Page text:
This is one of the great Asian films. One a few films I'd call a masterpiece, and probably my favorite film by a female director, replacing Lina Wertmuller's Seven Beauties.
Unbelievably, this is director Mira Nair's first feature film - "fiction" that is. (Most wil recognize Monsoon Wedding as hers). After making 5 documentaries, she wanted to show the indominable spirit of these kids and their everyday struggle for survival. She used only 3 pro actors (the Madame, Aneeta Kanwar as Rakah the prostitute, Ragubir Yaday as Chillum the street addict), and 24 children of the streets of Bombay (almost none of whom could read the script!), selected from over 150 she had put into her special acting workshop she set up to cast this movie. Shafiq Syed is the amazing lead actor, as Chiapau/Krishna, and 11-yr old kicked out of his home and told not to come back until he could repay 500 rupees; he now delivers tea daily in the brothel district.
Nair based this on her experiences filming India Cabaret, a documentary about strippers, and meeting a lovable "chai wallah", or tea delivery boy (like in Slumdog Millionaire, which owes a lot to this film and Fernando Mierelles' City of God), who personally brought tea to the strippers daily at 4pm. She got financial assistance from the government in making this, giving her access to harsh prison/orphanages, closed to private filmmakers. She then used the profits from the film to set up 3 homes for street kids, which has grown now to 17. KUDOS all-around for making a social film that actually brought change to Indian society in the way they treat and educate orphans, and showed the world a terrific story, beautifully composed by Nair and shot by cinematographer Sandi Sissel, who, along with Nair, provides commentary for the film.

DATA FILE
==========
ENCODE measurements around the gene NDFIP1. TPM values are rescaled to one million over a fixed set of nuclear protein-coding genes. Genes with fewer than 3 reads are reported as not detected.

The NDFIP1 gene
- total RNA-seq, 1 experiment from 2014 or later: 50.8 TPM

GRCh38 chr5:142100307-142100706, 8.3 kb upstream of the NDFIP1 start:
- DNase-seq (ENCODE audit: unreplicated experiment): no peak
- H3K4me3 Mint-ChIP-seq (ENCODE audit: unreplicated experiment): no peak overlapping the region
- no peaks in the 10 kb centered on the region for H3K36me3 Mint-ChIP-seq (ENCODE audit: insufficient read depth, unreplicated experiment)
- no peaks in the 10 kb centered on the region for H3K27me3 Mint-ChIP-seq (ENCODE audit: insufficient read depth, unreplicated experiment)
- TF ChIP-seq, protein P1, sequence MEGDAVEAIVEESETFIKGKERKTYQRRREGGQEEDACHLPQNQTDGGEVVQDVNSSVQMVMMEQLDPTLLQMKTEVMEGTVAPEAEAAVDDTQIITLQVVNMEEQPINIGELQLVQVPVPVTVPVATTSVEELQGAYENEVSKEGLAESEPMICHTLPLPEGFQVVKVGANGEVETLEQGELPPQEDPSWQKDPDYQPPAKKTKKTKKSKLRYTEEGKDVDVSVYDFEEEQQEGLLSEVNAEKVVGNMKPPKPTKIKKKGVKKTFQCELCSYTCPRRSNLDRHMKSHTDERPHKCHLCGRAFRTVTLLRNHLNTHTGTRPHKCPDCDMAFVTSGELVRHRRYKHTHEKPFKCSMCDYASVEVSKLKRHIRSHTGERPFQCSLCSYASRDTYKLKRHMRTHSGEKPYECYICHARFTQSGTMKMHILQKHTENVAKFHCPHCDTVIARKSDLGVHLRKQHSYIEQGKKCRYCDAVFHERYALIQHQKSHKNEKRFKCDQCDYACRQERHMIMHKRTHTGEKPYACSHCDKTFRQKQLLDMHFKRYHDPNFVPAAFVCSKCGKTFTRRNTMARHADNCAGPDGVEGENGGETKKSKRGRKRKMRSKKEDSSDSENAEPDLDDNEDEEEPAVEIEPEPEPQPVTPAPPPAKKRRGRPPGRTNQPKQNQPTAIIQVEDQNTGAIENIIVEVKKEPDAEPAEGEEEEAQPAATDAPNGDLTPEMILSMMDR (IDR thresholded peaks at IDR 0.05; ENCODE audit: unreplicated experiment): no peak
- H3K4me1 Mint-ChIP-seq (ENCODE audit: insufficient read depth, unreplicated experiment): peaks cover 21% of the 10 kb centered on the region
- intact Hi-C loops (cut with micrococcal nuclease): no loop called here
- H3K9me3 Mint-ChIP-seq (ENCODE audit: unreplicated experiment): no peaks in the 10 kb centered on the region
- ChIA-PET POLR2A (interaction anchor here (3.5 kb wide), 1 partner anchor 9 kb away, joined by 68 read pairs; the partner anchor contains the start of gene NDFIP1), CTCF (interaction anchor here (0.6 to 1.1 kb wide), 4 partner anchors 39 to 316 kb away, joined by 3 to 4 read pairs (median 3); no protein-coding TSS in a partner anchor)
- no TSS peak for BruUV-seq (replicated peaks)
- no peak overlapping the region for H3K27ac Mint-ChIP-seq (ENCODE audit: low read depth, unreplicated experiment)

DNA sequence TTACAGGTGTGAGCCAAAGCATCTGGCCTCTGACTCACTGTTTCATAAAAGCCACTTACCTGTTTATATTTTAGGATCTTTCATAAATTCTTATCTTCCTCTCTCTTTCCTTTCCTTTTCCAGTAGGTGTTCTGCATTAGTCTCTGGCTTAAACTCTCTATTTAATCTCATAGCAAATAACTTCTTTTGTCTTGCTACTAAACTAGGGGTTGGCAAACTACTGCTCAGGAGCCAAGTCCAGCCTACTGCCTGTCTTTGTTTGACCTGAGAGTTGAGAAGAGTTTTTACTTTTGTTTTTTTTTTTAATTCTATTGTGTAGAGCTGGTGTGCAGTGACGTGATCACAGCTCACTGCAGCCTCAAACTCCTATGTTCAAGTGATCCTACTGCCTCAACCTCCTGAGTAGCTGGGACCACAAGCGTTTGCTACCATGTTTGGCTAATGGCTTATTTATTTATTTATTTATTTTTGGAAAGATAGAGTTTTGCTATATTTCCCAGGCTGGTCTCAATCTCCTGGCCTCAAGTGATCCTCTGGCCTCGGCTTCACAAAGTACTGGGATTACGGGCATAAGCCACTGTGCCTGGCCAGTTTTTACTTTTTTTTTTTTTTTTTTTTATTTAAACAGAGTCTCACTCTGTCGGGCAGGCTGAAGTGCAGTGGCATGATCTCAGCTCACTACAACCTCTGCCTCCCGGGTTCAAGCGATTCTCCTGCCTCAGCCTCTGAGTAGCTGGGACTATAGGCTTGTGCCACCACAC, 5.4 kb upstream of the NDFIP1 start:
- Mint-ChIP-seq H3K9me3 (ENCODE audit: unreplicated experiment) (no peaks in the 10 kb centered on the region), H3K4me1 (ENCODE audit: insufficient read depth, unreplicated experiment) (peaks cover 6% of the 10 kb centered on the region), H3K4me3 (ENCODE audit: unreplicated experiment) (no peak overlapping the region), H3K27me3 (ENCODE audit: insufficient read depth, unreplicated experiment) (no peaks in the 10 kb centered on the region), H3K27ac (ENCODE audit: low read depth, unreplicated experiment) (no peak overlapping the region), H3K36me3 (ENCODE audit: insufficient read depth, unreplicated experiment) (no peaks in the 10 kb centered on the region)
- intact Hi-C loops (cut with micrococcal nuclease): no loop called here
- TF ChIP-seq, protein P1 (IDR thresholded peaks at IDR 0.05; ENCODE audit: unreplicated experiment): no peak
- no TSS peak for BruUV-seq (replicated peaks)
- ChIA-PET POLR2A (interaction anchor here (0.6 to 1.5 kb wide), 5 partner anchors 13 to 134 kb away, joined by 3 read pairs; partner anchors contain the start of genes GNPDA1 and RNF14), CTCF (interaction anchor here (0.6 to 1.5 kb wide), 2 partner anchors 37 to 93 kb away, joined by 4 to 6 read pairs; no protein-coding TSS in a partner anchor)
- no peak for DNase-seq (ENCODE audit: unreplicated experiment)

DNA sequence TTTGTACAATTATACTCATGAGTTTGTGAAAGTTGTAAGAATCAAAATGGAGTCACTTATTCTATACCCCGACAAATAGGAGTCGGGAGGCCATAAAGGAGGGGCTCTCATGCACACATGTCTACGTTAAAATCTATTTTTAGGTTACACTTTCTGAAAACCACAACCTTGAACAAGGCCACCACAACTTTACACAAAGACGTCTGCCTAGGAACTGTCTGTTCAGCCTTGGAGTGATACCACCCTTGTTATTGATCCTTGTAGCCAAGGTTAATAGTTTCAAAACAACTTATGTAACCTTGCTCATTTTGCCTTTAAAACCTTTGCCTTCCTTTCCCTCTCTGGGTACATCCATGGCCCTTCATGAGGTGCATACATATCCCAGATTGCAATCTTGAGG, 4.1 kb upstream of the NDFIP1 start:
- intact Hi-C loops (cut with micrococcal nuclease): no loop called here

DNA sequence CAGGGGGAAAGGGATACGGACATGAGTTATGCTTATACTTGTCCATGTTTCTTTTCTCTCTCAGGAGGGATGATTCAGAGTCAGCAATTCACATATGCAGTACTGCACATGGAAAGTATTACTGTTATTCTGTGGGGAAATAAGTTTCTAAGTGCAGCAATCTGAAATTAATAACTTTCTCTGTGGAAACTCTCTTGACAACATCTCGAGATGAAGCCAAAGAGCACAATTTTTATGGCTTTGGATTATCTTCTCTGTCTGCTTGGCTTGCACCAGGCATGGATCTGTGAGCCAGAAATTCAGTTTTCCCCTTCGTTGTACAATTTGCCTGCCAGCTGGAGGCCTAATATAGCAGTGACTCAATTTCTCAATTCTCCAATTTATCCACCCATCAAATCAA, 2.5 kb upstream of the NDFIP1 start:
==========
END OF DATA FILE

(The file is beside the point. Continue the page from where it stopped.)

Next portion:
Great movie, DVD, overall experience. If you like Slumdog, this is even better; more real, harder hitting. I would watch both commentaries as well. Deservedly won Nair the best new director award at Cannes in 1988.